Gardeners are in a perpetual duet with nurserymen. One party encourages the other but the nurseries usually get less credit than the gardeners when the story of the best gardens is written down. For nearly 45 years the fame of British rose gardens has owed so much to two individuals, David Austin in the Midlands and Peter Beales in Norfolk. Austin is more of a breeder, concerned to improve the shape and stamina of the older roses. Beales bred roses too but his life and business were devoted to historic roses wherever they could still be discovered and grown. Between them their nurseries have been star turns at the Chelsea Flower Show, reaching new heights of beauty in the past 20 years. Peter Beales will not see yet another gold medal for the exhibits over which he and his devoted family preside. Before the 20th gold goes to their roses, he died in late January, aged 76.
Every keen rose-grower and historian owes this remarkable man so much. When I first called on him for advice, 32 years ago, his Norfolk nursery was only 12 years old. It was a memorable day, already so hot in July that it seemed the world could hardly become warmer. Beales, dressed in khaki shorts, spent a day with me among his roses, too polite and too interested to bother whether the time was economically justified. I wanted to consult him about roses fit for a most prominent pair of beds, set beneath the ornamental iron railings at the entrance to my Oxford college’s main historic garden. For years the beds had been planted with crimson-red Lili Marlene roses edged with woolly grey leaved Lamb’s Ear. “How could they?” I muttered to myself aged 20, when I first came to be taught as an undergraduate in the college. I never imagined that 15 years later, after a tetchy public debate, I would be empowered to remove them and start all over again.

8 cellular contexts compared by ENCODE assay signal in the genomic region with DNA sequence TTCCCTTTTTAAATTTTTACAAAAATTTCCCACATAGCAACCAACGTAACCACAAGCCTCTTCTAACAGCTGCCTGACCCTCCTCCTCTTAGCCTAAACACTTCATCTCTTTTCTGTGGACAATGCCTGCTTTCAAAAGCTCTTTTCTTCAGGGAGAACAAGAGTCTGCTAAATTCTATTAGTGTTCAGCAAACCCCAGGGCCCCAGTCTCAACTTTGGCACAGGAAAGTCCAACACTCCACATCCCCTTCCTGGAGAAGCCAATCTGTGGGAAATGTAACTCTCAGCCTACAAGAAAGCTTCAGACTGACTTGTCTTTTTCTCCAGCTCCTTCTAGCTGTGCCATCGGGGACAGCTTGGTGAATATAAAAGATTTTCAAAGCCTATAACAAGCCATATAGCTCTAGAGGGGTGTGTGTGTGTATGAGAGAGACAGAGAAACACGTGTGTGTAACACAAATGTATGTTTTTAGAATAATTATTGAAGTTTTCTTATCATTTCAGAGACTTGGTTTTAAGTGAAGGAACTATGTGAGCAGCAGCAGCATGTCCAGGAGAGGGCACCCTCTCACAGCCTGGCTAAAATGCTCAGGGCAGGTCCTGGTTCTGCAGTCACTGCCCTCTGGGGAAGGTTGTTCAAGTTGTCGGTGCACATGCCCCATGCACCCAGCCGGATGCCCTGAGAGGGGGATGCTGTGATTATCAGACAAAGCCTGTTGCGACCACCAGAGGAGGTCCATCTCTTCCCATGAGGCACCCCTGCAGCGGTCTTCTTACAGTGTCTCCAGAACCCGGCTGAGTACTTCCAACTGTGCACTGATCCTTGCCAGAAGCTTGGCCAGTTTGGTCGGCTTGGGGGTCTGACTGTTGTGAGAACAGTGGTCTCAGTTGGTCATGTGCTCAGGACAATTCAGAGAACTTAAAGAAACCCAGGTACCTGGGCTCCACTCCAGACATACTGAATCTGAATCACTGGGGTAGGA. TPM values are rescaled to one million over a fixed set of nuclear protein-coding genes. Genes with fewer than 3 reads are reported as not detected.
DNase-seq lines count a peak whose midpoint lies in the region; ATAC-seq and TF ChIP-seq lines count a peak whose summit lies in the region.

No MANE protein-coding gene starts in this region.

The challenge appealed to Beales. He was no university man himself but he had a natural sense of what academic argument might be like. I did not want the obvious – bushes of hybrid musk roses – but I could not risk a failure or disease. He guided me towards varieties which are still admired year after year. Pink-flowered, the roses Jacques Cartier and Comte de Chambord occupy the margins of the Portland and the Damask groups. I had seen neither of them before but when Beales explained that they will flower twice, my main choices were settled. To this day they are magnificent, though Jacques Cartier is the one which always repeats in autumn. We circled round to find fit companions and it was only Beales’s persistence that made me opt for an exquisite alba rose, Félicité Parmentier, on the grounds that she would never fall sick. She too is still wondrous, the most beautifully shaped small flowers of white flushed with pink. Only this year I had to grant “tripod permission” to a Japanese lady who had come all the way to see England’s roses and had decided to photograph this one as the most beautiful she had seen. When she had finished in close-up in the flower bed, she clapped in its honour.
Trying to be slightly different, I insisted on a backing of the lilac-pink flowered rugosa rose Belle Poitevine. Beales was not opposed but it is the choice which has been less successful. I think he preferred the superb pink Fritz Nobis.